Mount Airy’s commissioners agree that the recent departure of Mayor David Rowe has left a huge void behind — but at the same time it’s one they aren’t in a big hurry to fill.
Rowe resigned effective Oct. 8 after serving nearly five years as mayor, a period punctuated by ongoing health problems that eventually forced that move.
Members of the Mount Airy Board of Commissioners have expressed sadness about this development while also praising the valiant fight waged by Rowe to complete his present term ending in December 2021.
Such comments were echoed during a council meeting Thursday night, which included discussion on moving forward — when and how the mayoral vacancy should be filled.
That matter was not on the agenda for the meeting, the first held since Rowe’s resignation.
But it was raised by Commissioner Jon Cawley near the end of the session when board members offered remarks on any city government issue which they saw fit.
Cawley indicated that citizens should be provided some idea about how the replacement process will play out — even if no action is planned for the coming weeks. “But if we don’t put it on the agenda, then how do we decide?”
The collective answer from Cawley’s fellow commissioners is that other concerns loom larger. These include proceeding with a list of capital improvements related to major building and equipment needs that have been delayed due to COVID-19.
City officials also are struggling to find extra revenues to pay for those improvements, including the possible seeking of a sales tax increase.
The prevailing opinion of the commissioners Thursday night was that filling the mayor’s vacancy is not a priority at this time, whether appointing someone on an interim basis or waiting until the next election.
“I’d like to see us wait for a while,” Commissioner Marie Wood said, citing the other business on the city government’s plate. “I just don’t think we need to hurry into the process — that’s just my opinion.”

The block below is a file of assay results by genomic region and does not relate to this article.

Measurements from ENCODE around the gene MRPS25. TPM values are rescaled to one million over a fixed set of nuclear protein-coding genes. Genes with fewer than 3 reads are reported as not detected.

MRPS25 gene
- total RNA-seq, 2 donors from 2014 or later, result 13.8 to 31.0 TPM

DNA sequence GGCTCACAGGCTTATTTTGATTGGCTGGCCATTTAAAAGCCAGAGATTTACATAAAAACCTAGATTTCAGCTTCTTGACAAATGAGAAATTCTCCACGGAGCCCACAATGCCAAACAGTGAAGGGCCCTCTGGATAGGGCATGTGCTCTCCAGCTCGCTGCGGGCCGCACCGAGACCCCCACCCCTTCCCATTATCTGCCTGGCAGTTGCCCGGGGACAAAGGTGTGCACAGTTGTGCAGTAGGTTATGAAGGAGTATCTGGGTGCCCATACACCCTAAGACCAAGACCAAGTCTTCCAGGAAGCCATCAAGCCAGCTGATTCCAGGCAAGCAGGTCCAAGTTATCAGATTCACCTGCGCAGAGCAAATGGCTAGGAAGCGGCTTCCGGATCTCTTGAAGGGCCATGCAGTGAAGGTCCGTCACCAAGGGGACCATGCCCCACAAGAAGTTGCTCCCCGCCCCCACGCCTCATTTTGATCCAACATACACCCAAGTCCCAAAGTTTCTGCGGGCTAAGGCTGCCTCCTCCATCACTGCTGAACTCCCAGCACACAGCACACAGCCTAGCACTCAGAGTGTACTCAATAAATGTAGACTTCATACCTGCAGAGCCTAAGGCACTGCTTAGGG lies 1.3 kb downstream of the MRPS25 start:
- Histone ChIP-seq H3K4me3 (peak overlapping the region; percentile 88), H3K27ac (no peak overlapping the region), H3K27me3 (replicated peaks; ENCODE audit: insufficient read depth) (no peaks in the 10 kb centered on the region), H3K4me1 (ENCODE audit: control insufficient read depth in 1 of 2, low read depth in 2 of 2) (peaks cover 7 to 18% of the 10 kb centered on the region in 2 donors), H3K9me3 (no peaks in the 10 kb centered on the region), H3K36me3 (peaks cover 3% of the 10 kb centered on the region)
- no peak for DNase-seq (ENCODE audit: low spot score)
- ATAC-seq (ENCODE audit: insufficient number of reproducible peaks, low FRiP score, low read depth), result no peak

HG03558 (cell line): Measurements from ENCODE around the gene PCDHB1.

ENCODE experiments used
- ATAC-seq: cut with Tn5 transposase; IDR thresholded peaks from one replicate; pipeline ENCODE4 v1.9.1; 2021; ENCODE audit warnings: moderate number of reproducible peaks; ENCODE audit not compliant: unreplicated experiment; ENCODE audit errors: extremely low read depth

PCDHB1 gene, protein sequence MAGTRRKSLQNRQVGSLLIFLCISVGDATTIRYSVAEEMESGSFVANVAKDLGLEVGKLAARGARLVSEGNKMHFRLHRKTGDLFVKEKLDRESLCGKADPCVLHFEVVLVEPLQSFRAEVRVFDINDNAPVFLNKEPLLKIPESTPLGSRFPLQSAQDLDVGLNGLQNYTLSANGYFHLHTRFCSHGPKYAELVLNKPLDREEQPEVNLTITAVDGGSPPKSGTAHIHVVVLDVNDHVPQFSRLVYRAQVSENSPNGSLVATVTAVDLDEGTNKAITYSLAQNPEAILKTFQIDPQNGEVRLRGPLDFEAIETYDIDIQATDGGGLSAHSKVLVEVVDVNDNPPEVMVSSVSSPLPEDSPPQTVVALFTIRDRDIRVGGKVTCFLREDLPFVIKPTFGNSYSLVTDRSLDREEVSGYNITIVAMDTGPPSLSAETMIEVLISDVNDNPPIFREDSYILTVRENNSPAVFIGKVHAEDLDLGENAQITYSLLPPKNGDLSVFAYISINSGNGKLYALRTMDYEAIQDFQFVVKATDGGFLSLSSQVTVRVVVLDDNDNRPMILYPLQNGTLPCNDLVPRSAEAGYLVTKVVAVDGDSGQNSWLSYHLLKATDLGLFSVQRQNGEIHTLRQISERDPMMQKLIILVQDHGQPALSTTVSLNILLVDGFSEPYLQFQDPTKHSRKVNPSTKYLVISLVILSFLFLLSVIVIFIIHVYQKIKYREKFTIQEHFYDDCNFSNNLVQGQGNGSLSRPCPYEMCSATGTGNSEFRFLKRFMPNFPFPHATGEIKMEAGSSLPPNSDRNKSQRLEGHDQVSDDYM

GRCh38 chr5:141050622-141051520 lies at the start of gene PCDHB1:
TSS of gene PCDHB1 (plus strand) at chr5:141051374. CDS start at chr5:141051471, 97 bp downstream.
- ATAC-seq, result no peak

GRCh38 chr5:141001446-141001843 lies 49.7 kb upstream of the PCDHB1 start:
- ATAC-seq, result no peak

Wood reminded everyone that Mount Airy has a mayor pro tem in place to fulfill the responsibilities of its top elected official — Commissioner Ron Niland, who presided over Thursday night’s meeting as he has for other recent gatherings.
“I agree with Marie that we need to wait,” said Commissioner Steve Yokeley, who as mayor pro tem took over for Mayor Deborah Cochran when she resigned in March 2015 with more than half of her four-year term remaining.
No one was appointed for that vacancy, which Yokeley filled on an interim basis while campaigning for mayor, being defeated by Rowe in the November 2015 election. Rowe won a four-year term in November 2017, which is set to expire in 2021.
“I do like the idea that the mayor needs to be voted on by the citizens,” said Wood, as opposed to any kind of appointment by the commissioners.
A side issue relates to a possible move by Mount Airy officials to raise the local sales tax, now 7 cents per dollar for standard purchases, by a quarter-cent.
This proposal would be accompanied by holding a referendum as soon as possible for citizens to vote on the increase, according to discussion Thursday night. This might result in a special election in the early part of next year — which also could include their choice for mayor.
“It would be a great time to go ahead and have a mayor election at the same time,” Commissioner Tom Koch said of such a referendum.
“So hopefully sometime next year,” Yokeley said regarding the filling of the mayoral vacancy, “not too far into the year.”
City Attorney Hugh Campbell offered a legal opinion Thursday night which indicated that the ball is pretty much in the commissioners’ court concerning the mayor.
“It is up the board to decide the timeline and the procedure,” Campbell said.
In the immediate wake of Rowe’s resignation, the city attorney had released information reflecting state law, including no mandated time frame for filling a vacancy or specific rules about who must be appointed or how they are selected.
However, candidates for consideration may not be discussed in closed sessions.
Appearance group move
The city council did make one appointment decision Thursday night, approving Polly Long for the Mount Airy Appearance Commission.
Long will replace Andrew Barlow, who has resigned from that group.
She was appointed to fill the remainder of Barlow’s term which ends on June 30, 2021.
Long is an instructional specialist in Mount Airy City Schools who has lived here for nearly 50 years.
As it name suggests, the Mount Airy Appearance Commission spearheads various beautification efforts in town. This includes an awards program to recognize business and residential properties that are setting a good example for others through aesthetic or architectural excellence.
The group also sponsors a community tree-lighting program each Christmas.